We decided to record a Sennheiser Ambeo first order ambisonic microphone and a Spatial Mic at the same time in the room in front of the musician. This was done by plugging the Ambeo into 4 analog channels on a Focusrite Clarett 8pre and the Spatial Mic into the ADAT input on the same interface. Here is a photo of the two microphones in front of the musician during the recording.
Looking now at the Violin recordings, we again see a close mic and a room mic. The VLN Close track was recorded as shown in the following photo. The VLN Room mic was recorded about 12 feet away towards the middle of the room.
Next we have the Piano tracks. The Yamaha Grand Piano was again recorded with a close microphone and a room microphone. The close microphone was positioned as shown in the photo below, with the room mic about 5 feet towards the middle of the room.
We again recorded the Sennheiser Ambeo along side the Voyage Audio Spatial Mic in the room in front of the piano simultaneously with the Focusrite Clarett 8pre.
Field Recording Process
Looking now at the ‘Field Recording’ section of the Reaper demo session, we find various recordings taken outside of a traditional studio setting. Most of these recordings were done by connecting Spatial Mic to an iPhone 5S, as outlined in the Spatial Mic User Manual. The highly portable setup features an Insta360 OneX for simultaneous 360 video recording. Once at location we can start recording audio and video in about 1 minute. Our field recording setup looks like this:
- Marimba recorded outside in Downtown Madison Wisconsin by Craig Eley of the Field Noise podcast.
- A recording taken during a stroll down the Venice Beach Boardwalk.
- A track recording electric guitar routed from a Strymon TimeLine delay effects pedal into two amps. The microphone gain was set to ‘pad mode’ and the mic itself was placed between the two amplifiers. No additional effects were added.
- The train recording was captured as a train came into Santa Fe Station in Downtown San Diego, California.
- Finally, we went down to the ocean to record some waves hitting the cliffs. Here is a photo of the ocean spray you hear in this field recording.
As you can see, Spatial Mic can produce great results both in the studio and field. There are many free tools available to further explore what can be done with ambisonic recordings. For example, you can use the Virtual Mic plugin located in the O3A core to decode to stereo and then bring sounds into a traditional channel based project. For this, it is important to disable the Facebook 360 converter plugin (since we will be decoding to stereo instead of binaural) and then place the Virtual Mic directly after the Spatial Mic Converter Plugin. You can then adjust microphone patterns and stereo spread:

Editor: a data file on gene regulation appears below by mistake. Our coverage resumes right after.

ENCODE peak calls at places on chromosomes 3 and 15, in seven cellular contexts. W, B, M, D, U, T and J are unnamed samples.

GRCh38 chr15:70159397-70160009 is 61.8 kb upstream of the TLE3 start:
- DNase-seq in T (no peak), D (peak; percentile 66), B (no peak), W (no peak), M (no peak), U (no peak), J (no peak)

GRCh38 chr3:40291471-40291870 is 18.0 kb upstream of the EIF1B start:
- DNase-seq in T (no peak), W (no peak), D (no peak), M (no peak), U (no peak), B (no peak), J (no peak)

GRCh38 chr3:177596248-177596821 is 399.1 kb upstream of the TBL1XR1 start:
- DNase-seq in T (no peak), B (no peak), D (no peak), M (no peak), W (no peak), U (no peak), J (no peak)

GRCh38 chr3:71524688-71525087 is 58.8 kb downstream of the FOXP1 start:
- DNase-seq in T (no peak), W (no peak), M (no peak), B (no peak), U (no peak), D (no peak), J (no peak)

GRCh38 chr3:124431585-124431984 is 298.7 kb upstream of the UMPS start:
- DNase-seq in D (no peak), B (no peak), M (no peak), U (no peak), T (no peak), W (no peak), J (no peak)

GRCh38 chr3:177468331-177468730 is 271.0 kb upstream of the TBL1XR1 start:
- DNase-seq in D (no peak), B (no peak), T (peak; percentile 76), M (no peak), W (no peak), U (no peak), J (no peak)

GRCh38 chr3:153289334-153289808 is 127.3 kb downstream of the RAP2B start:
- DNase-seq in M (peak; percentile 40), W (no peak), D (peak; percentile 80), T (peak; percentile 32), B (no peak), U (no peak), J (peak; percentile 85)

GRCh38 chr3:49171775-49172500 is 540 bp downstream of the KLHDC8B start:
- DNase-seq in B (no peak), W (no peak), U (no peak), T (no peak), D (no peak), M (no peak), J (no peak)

Another great free plugin suite dealing with ambisonics is the IEM Plug-in Suite. We highly recommend beginning your experimentation with this plugin suite by using their FDN reverb, which can bring some further life to ambisonic recordings. Try placing this reverb directly after Spatial Mic Converter!
Finally, SSA Plugins has a very nice suite of plugins available as a Free 30 Day trial. This suite deals exclusively with ambisonic audio and offers a great EQ, Compressor, DeEsser, Gate, Delay and more. These are essential tools to quickly and easily work with higher order ambisonics. Here you can see SSA Compressor taming dynamics directly after the Spatial Mic Converter plugin.
We hope you enjoyed listening and experimenting with these audio files. In the future, we are excited to bring even more sound samples with increasingly complex sound fields. Stay tuned for more and please reach out to us if you have any requests or suggestions regarding what you’d like to hear. In the meantime, take a look at our SoundCloud and YouTube channels for more content and don’t forget to check out the Voyage Audio Spatial Mic — available now!